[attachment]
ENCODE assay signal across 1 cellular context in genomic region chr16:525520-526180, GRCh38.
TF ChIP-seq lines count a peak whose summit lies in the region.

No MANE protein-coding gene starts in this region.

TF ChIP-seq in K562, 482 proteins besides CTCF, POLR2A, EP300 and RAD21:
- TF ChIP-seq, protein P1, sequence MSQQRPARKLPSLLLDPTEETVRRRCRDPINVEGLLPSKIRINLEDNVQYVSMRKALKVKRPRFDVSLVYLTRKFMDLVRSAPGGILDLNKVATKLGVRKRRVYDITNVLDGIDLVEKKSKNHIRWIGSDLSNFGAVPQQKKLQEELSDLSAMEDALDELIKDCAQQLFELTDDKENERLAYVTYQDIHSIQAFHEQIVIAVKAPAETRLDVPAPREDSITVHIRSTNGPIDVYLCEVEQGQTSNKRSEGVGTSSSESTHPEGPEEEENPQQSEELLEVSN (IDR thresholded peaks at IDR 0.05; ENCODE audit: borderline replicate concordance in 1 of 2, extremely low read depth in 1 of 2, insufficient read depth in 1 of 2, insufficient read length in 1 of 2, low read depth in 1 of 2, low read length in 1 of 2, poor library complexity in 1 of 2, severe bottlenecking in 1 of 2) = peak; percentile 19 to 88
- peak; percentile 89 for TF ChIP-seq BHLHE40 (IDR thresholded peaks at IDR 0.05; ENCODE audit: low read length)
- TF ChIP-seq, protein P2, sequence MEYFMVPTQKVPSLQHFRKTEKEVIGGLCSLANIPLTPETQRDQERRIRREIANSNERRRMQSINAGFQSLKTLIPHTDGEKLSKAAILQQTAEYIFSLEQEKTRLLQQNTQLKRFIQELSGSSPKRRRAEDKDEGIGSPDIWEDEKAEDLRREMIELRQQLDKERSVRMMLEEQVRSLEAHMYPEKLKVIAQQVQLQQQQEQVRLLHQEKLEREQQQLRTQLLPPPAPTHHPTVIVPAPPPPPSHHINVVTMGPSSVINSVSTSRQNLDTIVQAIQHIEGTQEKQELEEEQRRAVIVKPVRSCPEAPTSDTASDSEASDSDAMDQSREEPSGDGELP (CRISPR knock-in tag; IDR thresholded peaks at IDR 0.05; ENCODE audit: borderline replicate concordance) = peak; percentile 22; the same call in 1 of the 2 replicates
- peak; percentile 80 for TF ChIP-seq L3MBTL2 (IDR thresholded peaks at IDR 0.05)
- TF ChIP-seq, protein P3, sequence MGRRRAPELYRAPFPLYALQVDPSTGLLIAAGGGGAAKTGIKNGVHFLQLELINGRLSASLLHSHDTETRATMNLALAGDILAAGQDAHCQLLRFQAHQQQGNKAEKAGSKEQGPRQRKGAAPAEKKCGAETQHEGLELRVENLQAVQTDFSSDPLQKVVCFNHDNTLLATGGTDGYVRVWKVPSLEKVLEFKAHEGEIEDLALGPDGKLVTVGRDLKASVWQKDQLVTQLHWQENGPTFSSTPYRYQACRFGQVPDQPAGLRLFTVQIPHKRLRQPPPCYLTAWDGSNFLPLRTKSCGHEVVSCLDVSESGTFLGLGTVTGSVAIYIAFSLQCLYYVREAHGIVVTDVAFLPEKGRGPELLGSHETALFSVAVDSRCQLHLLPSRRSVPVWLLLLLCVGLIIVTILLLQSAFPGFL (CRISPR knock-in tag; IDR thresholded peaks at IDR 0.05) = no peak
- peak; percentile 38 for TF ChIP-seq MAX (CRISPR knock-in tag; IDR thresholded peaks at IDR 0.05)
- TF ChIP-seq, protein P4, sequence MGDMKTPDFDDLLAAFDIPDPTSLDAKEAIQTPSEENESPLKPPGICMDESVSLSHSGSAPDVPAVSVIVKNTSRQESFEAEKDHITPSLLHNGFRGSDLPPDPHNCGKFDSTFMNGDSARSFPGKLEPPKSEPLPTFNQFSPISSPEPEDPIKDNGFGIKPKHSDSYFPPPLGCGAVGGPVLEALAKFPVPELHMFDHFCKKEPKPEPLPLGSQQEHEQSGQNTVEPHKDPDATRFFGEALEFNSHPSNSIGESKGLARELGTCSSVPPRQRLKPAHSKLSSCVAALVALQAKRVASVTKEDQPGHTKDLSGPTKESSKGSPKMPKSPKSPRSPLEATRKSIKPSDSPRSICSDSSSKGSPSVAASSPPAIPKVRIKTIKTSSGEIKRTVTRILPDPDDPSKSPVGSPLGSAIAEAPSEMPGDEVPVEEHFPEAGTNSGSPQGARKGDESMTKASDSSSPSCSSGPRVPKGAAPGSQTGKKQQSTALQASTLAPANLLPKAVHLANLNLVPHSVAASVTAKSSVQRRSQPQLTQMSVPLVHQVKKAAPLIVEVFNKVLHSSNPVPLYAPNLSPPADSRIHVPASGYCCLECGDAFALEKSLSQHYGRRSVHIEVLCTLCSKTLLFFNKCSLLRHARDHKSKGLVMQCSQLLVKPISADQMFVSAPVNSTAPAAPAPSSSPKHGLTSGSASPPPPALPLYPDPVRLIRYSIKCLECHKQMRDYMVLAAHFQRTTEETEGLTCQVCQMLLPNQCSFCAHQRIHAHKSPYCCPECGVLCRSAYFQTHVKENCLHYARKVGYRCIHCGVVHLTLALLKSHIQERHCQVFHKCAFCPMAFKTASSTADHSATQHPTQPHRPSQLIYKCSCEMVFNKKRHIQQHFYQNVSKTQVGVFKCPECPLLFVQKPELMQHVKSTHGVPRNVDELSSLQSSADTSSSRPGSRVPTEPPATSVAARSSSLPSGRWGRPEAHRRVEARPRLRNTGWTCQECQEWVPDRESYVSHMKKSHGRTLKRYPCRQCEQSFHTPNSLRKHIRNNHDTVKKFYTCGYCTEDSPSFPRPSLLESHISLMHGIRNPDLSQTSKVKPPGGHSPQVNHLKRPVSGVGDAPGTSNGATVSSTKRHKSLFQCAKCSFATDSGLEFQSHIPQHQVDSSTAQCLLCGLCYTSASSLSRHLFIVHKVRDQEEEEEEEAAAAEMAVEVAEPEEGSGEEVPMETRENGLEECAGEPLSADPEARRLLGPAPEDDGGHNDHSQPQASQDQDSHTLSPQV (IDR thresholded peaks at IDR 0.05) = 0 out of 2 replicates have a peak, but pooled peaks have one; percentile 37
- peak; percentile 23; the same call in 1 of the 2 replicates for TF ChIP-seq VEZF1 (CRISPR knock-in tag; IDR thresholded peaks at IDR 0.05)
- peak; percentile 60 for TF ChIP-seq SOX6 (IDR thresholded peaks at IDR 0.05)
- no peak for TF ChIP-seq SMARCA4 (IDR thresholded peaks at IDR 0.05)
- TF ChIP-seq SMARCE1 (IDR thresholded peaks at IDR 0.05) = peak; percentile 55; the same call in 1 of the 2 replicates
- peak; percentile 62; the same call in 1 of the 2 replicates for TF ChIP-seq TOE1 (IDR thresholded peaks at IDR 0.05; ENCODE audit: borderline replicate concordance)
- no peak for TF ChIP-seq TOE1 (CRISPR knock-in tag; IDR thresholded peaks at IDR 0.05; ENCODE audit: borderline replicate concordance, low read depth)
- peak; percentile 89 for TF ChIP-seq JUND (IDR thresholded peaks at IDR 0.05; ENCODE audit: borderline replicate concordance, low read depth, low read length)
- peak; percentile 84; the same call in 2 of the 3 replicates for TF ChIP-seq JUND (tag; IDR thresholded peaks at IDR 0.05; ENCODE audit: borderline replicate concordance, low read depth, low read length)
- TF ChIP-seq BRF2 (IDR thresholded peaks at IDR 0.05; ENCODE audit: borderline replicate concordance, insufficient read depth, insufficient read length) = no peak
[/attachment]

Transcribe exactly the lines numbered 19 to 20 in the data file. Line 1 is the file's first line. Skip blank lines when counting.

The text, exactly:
- peak; percentile 84; the same call in 2 of the 3 replicates for TF ChIP-seq JUND (tag; IDR thresholded peaks at IDR 0.05; ENCODE audit: borderline replicate concordance, low read depth, low read length)
- TF ChIP-seq BRF2 (IDR thresholded peaks at IDR 0.05; ENCODE audit: borderline replicate concordance, insufficient read depth, insufficient read length) = no peak